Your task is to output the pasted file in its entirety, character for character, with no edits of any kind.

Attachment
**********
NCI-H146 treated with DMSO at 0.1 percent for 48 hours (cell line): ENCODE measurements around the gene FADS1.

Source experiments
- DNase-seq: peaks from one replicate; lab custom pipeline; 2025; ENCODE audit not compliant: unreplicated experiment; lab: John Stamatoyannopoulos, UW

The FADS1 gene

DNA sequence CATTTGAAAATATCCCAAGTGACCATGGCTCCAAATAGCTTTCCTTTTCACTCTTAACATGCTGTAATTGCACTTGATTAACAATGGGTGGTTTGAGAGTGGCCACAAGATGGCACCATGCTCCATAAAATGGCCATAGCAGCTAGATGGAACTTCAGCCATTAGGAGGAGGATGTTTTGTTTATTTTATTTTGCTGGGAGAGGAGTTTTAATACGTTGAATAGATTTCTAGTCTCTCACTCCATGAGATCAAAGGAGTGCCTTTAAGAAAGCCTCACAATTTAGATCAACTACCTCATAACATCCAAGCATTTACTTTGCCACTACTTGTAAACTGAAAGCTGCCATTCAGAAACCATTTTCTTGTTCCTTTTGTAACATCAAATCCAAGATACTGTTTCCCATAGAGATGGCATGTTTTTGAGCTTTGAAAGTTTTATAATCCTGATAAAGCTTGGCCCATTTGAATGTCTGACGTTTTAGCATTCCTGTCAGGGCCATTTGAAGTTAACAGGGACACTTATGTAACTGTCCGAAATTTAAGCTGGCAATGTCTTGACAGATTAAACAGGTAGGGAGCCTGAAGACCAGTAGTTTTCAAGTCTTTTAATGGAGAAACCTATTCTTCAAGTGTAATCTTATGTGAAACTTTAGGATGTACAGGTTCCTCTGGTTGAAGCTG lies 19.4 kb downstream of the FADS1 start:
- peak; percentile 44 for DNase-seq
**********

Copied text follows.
NCI-H146 treated with DMSO at 0.1 percent for 48 hours (cell line): ENCODE measurements around the gene FADS1.

Source experiments
- DNase-seq: peaks from one replicate; lab custom pipeline; 2025; ENCODE audit not compliant: unreplicated experiment; lab: John Stamatoyannopoulos, UW

The FADS1 gene

DNA sequence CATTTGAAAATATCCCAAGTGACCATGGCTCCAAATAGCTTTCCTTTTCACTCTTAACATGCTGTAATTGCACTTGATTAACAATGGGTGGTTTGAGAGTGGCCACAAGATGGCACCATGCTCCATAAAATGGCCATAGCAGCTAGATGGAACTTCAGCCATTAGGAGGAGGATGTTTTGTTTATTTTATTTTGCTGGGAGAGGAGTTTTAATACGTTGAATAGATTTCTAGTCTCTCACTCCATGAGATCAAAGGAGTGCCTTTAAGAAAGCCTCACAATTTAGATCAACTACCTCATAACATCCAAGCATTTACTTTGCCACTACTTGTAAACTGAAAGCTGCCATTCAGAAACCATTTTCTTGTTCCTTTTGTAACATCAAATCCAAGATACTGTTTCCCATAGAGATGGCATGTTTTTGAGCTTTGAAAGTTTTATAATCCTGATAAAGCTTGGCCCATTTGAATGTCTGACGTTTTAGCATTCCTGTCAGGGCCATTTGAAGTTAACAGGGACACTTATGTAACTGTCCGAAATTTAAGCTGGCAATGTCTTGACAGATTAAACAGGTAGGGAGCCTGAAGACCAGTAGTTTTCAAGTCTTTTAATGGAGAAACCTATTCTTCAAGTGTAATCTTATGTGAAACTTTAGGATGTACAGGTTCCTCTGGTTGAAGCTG lies 19.4 kb downstream of the FADS1 start:
- peak; percentile 44 for DNase-seq